Schizophrenia And The Paleo Diet

If you have a loved one who suffers from the debilitating mental condition of schizophrenia, the quality of life is often very low.1, 2 With a growing rate of schizophrenia worldwide, any measures that may help improve this, should be considered.3, 4

Even more sadly, sometimes improvements in symptoms do not necessarily equate to a better quality of life.5 Cognitive impairment, however, can be correlated with perceived quality of life, where improved cognition could potentially lead to a better life in schizophrenics.6, 7, 8

Scientifically, it seems mental disorders, like schizophrenia, may be an issue of glutamatergic transmission.9, 10 Researchers note the deletion at the SLC1A1 glutamate transporter gene,11 which has also been shown in sufferers of obsessive-compulsive disorder.12 Glutamatergic theories of schizophrenia are based on the ability of N-methyl-aspartate receptor (NMDAR) antagonists to induce schizophrenia-like symptoms.13

Schizophrenia and Diet

(As Seen In: Zhou Y, Danbolt NC. GABA and Glutamate Transporters in Brain. Front Endocrinol (Lausanne). 2013;4:165.)

If the glutamatergic hypothesis is indeed correct, it stands to reason that altering one’s diet may result in cognitive improvements.

14

Couple this with the fact that schizophrenia has been shown to present with

intestinal permeability

.

15

Also of note, schizophrenics are 50 times more likely to have celiac disease,

16

a correlation that is very intriguing, if somewhat unsurprising.

We have discussed gluten’s negative cognitive effects previously in Gluten and the Brain, 17, 18 but besides gluten, deficiencies in vitamin C, niacin and folate may worsen symptoms of schizophrenia.19 As researchers noted in 2003, a growing body of evidence implicates GABA (an important inhibitory neurotransmitter) in the pathogenesis of schizophrenia.20, 21 Schizophrenics, especially when eating an unhealthy diet, may have altered GABA synthesis.22 Researchers found that a low carbohydrate, ketogenic diet, may be useful in treating schizophrenic patients.23 This is thought to partially be from the increased synthesis of GABA in the brain.24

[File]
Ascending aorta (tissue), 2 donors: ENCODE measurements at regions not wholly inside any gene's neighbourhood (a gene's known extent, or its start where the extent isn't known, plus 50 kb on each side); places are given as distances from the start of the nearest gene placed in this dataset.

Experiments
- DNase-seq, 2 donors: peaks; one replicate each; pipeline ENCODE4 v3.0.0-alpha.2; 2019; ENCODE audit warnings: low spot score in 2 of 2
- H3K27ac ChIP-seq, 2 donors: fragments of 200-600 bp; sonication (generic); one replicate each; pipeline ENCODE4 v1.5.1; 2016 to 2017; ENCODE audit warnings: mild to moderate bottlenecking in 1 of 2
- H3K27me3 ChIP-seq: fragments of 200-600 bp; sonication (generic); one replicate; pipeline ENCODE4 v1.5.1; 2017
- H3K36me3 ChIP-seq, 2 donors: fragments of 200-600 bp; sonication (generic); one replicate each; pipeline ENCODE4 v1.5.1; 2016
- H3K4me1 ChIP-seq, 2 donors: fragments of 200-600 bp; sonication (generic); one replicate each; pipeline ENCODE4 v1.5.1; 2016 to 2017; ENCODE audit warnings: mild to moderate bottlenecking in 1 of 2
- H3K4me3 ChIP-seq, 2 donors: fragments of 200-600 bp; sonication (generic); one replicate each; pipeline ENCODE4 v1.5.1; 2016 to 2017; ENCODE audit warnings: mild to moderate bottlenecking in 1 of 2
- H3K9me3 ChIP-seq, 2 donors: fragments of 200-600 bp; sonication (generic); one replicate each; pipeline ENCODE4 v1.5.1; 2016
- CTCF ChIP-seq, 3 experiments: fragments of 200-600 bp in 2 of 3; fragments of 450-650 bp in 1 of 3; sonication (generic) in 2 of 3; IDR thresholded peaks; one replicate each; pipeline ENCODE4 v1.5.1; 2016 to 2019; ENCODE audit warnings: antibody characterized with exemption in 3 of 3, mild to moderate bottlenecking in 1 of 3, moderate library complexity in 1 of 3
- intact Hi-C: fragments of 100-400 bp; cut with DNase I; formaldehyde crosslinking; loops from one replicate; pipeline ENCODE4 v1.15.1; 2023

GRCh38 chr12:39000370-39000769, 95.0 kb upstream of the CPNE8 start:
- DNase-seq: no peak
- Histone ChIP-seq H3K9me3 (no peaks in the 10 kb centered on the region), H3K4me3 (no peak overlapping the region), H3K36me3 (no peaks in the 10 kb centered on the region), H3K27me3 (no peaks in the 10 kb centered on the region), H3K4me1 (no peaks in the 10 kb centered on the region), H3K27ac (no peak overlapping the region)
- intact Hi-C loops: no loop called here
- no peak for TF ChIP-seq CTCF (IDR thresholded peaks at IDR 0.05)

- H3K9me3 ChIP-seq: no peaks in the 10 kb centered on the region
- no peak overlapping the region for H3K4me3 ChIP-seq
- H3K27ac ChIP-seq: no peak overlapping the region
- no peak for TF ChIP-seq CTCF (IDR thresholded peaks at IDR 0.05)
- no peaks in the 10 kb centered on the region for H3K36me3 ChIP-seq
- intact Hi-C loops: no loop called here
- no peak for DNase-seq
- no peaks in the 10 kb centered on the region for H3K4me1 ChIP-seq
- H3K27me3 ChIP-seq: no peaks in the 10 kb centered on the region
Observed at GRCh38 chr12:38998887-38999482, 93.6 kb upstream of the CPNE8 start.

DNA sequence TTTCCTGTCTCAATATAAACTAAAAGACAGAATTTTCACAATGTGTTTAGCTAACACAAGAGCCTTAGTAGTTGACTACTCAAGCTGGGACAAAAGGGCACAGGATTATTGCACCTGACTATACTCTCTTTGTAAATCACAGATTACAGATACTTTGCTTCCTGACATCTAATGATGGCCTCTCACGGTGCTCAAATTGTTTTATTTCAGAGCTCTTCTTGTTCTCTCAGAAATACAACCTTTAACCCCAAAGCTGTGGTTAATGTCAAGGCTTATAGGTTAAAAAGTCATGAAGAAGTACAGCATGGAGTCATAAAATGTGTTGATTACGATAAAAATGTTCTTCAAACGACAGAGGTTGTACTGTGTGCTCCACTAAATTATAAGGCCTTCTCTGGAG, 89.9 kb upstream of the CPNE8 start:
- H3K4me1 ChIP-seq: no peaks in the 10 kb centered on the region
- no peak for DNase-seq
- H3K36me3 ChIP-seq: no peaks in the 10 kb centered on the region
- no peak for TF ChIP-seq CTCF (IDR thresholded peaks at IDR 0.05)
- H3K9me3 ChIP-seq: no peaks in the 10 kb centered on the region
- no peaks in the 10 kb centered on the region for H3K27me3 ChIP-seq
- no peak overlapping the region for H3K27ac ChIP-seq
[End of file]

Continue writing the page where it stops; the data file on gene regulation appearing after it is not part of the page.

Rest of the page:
Schizophrenia and Diet

(As Seen In: Gordon JA. Testing the glutamate hypothesis of schizophrenia. Nat Neurosci. 2010;13(1):2-4.)

Schizophrenia and Diet

(As Seen In: Schwartz TL, Sachdeva S, Stahl SM. Glutamate neurocircuitry: theoretical underpinnings in schizophrenia. Front Pharmacol. 2012;3:195.)

The Paleo Diet is rich in “brain foods,” that are shown to have positive effects on cognition.

25

These foods include docosahexaenoic acid (DHA), which can be found in wild-caught fish.

26

It also includes flavonoids, which have been shown to help with cognitive decline.